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New Criticism for an 'Old' Course

Nothing, not even the diversion of The Masters, is going to drown out the latest round of arguments on the changes made to the legendary Road Hole at St. Andrews ahead of this year’s Open Championship. To recap, a new 17th tee has been installed which will increase the yardage from 455 to 490 yards.

“The Old Course is golf’s Holy Grail,” protested Christy O’Connor Jr., who was among those in town for last week’s World Forum of Golf Course Architects. “I don’t know what they were thinking of here…The 17th doesn’t need any extra length to bring a man to his knees, especially when the wind blows.”

Though O’Connor knew what the R&A had said of the threat from the Road Bunker and the road behind the green having been reduced as players hit ever shorter irons for their seconds, he was unmoved.

This two-time winner of the British Senior Open champion began by pointing to how Jack Nicklaus shared his views on not meddling with the links. He had played with Nicklaus during the course of the St Andrews’ Opens of 1970 and 1978, both of which the great man won. And in 2000, he had played with him  on the three practice days.  “The one subject of conversation which cropped up every time,” said the Irishman, “was that the Old Course, like Augusta, should largely be left alone.”

The controversial new teeing area, which at this stage in the season looks a whole lot greener than the rest of the wintry links, is situated on the Eden practice ground rather than the Old Course itself. In other words, it is so positioned as to call for the golfer to hit across the right-hand edge of the 16th green and to risk a still tighter line across the sheds and the back of the Old Course Hotel.

O’Connor’s criticisms, which included concerns over the effect the new tee could have on the pace of play, were expanded upon by such well-known architects as Robin Hiseman, Ronan Branigan and Jonathan Gaunt. Having first made the point that no architects had been involved in the adjustment, the three said that they would be picking their words with care. “We are wary of saying it was a ridiculous change – but what we can say is that it’s not one we would have been likely to recommend in 1,000 years,” advanced one.

“So crude as to be ridiculous,” ventured another, with his companions identifying ‘crude’ as the optimum word.

Branigan, a 2 handicap, described what happened when he had played the hole. (He was round in 66). At a time when all the talk was of the man whose ball had soared clean over the hotel, he watched the fellow who teed up ahead of him hit “a decent enough shot” which carried on a moderate left-to-right wind into the hotel garden. In the circumstances, Branigan hit rather farther left than he intended. His ball finished in the rough but, as he and his companions stressed, the width of the fairway for someone taking the supposedly safe line was no more than 20 yards.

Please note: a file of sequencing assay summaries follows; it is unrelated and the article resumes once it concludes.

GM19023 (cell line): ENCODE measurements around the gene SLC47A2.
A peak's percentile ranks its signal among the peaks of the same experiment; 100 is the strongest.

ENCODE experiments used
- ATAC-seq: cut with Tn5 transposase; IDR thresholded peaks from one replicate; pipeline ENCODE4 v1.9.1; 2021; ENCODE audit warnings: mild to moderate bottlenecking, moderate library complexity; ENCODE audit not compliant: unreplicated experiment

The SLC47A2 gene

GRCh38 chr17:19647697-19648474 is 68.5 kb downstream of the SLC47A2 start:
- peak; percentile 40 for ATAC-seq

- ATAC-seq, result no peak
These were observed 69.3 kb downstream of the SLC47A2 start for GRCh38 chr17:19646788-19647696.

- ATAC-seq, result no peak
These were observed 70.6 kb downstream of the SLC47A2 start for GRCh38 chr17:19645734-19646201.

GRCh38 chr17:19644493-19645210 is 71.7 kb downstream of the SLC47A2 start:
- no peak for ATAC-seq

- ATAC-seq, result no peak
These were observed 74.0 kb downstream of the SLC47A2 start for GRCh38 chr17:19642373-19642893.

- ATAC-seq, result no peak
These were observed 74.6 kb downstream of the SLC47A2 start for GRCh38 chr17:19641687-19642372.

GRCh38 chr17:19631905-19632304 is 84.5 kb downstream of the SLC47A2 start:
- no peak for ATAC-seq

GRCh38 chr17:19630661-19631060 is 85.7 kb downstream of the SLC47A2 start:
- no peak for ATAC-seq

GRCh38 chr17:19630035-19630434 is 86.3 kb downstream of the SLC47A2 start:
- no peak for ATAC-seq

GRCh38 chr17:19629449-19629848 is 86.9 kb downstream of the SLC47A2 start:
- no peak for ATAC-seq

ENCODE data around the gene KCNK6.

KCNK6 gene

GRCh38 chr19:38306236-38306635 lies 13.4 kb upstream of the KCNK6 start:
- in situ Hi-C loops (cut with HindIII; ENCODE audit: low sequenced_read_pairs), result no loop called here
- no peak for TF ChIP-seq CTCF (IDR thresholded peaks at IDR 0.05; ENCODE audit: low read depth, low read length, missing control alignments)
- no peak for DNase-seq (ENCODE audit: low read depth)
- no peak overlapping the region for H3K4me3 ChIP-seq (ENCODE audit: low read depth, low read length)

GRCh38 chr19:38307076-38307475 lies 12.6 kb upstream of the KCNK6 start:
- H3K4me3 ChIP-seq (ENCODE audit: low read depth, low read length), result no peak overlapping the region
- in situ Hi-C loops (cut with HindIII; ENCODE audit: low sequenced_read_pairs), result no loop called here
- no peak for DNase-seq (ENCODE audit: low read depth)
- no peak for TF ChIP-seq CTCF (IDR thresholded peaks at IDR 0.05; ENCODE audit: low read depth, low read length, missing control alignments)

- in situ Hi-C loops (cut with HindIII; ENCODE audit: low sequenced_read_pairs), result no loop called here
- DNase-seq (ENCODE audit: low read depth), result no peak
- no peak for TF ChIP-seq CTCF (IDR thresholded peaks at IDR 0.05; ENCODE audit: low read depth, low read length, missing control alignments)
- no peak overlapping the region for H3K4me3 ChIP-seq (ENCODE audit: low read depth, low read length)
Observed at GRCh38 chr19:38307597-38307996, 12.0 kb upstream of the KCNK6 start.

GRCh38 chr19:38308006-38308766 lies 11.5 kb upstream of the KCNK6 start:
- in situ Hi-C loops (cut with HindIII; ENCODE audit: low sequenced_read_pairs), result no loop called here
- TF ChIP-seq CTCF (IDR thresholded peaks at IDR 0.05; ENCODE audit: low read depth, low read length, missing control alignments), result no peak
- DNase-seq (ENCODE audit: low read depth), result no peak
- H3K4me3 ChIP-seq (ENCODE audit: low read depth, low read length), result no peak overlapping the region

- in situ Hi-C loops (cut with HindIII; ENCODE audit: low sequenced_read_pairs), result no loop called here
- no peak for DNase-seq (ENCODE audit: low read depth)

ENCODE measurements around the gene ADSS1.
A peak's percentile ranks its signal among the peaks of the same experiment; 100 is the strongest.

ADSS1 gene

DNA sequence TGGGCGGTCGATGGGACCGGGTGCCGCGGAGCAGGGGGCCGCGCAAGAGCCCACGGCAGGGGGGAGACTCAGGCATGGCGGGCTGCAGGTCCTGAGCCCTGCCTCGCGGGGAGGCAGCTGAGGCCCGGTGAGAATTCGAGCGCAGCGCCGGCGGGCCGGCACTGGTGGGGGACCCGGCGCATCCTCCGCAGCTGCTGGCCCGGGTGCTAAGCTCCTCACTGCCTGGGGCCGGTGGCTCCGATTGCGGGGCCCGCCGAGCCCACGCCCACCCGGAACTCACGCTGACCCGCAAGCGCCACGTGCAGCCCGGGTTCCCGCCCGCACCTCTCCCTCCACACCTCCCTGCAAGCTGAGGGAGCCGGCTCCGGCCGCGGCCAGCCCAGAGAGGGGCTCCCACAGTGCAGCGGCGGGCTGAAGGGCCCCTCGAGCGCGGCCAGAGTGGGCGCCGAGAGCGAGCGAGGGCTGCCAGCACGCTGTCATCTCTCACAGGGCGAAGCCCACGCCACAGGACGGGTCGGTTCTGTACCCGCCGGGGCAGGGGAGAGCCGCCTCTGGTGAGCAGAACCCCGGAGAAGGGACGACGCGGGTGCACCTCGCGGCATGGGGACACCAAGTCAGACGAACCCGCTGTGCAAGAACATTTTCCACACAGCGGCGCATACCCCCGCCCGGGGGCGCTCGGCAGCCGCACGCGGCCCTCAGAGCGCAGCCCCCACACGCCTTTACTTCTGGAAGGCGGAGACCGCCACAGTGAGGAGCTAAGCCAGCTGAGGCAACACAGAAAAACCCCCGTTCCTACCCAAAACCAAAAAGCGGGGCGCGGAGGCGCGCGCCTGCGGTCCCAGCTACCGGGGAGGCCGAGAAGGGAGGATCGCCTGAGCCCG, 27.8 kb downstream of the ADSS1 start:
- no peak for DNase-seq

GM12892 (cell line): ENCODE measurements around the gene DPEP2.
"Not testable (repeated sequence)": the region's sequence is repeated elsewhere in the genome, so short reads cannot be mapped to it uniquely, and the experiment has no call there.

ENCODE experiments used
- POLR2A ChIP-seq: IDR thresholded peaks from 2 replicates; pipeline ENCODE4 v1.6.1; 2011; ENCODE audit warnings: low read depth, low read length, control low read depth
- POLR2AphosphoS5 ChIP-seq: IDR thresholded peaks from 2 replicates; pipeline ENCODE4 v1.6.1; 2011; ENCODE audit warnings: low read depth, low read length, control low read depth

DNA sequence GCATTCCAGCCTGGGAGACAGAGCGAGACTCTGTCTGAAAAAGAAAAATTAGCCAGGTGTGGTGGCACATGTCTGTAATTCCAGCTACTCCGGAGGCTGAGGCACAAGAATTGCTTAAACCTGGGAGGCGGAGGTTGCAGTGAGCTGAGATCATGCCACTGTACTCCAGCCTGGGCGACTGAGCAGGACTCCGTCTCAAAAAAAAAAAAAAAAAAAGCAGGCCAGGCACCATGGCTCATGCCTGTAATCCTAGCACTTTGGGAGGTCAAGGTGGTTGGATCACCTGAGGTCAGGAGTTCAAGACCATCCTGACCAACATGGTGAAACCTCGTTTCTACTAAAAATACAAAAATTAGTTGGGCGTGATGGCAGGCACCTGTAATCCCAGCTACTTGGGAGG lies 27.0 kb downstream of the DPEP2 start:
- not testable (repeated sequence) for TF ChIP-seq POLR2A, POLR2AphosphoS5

“Everything tells you to hit left – and yet you hit left and you are penalized,” he said.

“It’s not the philosophy of the Old Course to catch a man in rough; it’s not what it’s all about,” he continued. 

Gaunt echoed O’Connor’s view about the pace of play, saying that he anticipated that many of the Open contestants would choose to tackle the hole via the second fairway if the wind was playing up.

Hiseman described the addition as one which no one would have needed to contemplate had the R&A and the USGA, who do so much so well, made a better fist of staying on top of the equipment issue. He had written an article some years ago in which he had voiced fears that the Old Course might one day become redundant as the players hit farther off the tee.

It was at this point that one Tom Mackenzie chipped in with a different point of view.  The designer of Skibo Castle in the North of Scotland felt constrained to deliver a compliment of sorts. He said he saw the new tee as “a necessary evil.” Mackenzie believes that it will have the effect the R&A seek in forcing players to take a longer iron for their seconds.

Yet there was one point on which all the architects were agreed.

When asked if they would venture out on to the Old Course Hotel balconies during this year’s Open, each jumped back at the mere suggestion. “No way,” they chorused.

The next question was one from the group to this correspondent.

Had she not noticed the man working on the hotel roof?

Apparently, he was in the throes of replacing tiles that had been dislodged by the latest spate of errant tee shots.


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